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Thursday, February 2, 2006
Carol (VonDemfange) Manford and her daughter, Eugenia Bodnar, left the rest of us for an adventure of their own.
The tour they took was
Their trek began with a one hour drive from Belize City to Tower Hill where they boarded a riverboat for a 90 minute cruise of the New River.
They saw spectacular rainforests, mangroves, orchids, birds --- and alligators.
Disembarking at the northern end of the New River Lagoon they had a Belize  style lunch before starting their exploration of the Mayan ruin which lay ahead.
The name means "Submerged Crocodile" in the Mayan language.
The site's name is pre-Columbian, recorded by early Spanish missionaries,  and documented over a millennium earlier in hieroglyphic texts as:
Once the largest Mayan ceremonial site in Meso-America it was occupied
as early as 1500 B.C. The first stone buildings appeared here between
800 and 600 B.C.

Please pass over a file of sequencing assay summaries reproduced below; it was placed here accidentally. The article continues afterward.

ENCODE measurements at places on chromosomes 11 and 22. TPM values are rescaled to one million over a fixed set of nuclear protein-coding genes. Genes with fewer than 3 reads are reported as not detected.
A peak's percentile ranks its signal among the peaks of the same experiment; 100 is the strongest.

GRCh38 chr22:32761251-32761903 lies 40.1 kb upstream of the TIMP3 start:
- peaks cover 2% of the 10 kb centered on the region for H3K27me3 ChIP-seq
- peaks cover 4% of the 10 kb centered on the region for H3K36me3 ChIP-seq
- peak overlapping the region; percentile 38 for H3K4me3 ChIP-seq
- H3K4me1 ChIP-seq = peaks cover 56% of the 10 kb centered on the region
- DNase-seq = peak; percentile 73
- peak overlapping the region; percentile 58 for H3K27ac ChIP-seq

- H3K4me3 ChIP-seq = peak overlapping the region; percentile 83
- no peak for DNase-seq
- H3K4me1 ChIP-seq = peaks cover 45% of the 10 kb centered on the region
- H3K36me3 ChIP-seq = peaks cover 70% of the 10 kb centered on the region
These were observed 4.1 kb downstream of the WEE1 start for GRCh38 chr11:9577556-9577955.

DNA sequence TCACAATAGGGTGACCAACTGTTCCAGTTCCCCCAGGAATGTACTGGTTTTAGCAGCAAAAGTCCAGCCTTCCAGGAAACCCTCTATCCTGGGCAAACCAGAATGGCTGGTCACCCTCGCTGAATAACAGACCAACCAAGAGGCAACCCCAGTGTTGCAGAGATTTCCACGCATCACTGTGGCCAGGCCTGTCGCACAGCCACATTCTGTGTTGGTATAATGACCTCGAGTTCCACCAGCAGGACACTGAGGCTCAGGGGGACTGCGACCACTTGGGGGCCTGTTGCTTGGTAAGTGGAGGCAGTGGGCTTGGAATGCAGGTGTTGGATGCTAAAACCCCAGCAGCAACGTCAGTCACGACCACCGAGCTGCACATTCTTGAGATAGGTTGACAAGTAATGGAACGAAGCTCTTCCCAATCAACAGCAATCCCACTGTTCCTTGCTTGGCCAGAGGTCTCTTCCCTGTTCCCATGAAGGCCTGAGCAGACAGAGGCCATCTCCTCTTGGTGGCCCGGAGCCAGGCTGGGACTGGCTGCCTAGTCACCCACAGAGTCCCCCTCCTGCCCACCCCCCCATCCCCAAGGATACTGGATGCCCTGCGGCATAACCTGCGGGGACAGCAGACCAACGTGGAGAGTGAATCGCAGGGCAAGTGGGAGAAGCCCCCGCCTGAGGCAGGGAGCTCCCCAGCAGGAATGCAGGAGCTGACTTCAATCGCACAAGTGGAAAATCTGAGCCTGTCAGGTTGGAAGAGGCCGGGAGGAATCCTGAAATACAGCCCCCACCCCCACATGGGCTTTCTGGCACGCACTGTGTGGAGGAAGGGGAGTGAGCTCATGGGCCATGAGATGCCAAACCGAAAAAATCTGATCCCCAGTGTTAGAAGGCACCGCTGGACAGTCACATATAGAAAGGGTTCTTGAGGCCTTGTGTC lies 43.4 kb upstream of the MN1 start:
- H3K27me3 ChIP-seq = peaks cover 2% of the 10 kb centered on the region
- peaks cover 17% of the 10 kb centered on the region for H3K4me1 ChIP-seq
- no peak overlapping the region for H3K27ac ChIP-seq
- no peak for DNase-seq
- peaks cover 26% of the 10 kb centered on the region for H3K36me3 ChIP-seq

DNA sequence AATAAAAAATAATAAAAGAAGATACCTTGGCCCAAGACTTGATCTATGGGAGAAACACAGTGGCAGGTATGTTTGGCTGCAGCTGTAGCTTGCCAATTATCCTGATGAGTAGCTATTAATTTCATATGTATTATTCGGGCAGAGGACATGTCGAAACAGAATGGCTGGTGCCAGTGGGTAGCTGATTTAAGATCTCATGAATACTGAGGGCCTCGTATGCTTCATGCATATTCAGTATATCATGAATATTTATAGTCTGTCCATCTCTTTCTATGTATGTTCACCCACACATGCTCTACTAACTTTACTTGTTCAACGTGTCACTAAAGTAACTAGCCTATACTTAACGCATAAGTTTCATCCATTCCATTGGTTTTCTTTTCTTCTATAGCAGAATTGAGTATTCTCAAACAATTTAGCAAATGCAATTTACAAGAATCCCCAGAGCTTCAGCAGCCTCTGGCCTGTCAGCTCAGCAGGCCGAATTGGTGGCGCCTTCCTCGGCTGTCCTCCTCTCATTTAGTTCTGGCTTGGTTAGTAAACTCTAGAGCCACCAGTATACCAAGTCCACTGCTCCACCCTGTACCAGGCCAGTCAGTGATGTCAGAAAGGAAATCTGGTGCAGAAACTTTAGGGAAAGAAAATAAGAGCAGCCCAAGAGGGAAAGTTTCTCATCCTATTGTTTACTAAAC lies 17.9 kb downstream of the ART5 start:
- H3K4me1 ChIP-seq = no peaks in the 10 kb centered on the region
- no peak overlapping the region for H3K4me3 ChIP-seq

During the Spanish conquest of the Yucatan, the Conquistadores established a Roman Catholic church here, but a native Maya revolt  drove the Spanish away from this area.
The vast majority of the ruins were unexcavated until recently.
Now, although hundreds of ruins lie hidden and untouched in the Belizean jungle, the most  impressive temples have been renovated, notably the Temple of the Jaguar Masks and High Temple, which tourists can climb as long as a guide is present.
Going up High Temple is a very high climb, intensified by the fact that half the climb up all you get is a rope, and the rest of the way --- nothing.
 Going up High Temple is a very high climb, intensified by the vista of the New River and beautiful green jungle foliage all around.
These eroded carvings are on the face of the High Temple
The Temple of the Jaguar Masks
Guides claim this blocky, angular style construction shown in the right photograph is believed to be a jaguar head.
I'll take their word for it.
These carvings are details on the wall of the temple.
There is another on the left hand side that is covered by a rock wall, covered up due to its too-delicate nature.
While looking at Eugenia's photos one thing became obvious to me. When touring Lamanai --- watch your step!!
Now that you've seen Lamanai
Are you ready to tour another Mayan City?
 With a strange and unpronouceable name.
on this picture of Leroy Ganser keeping a sign from falling over!
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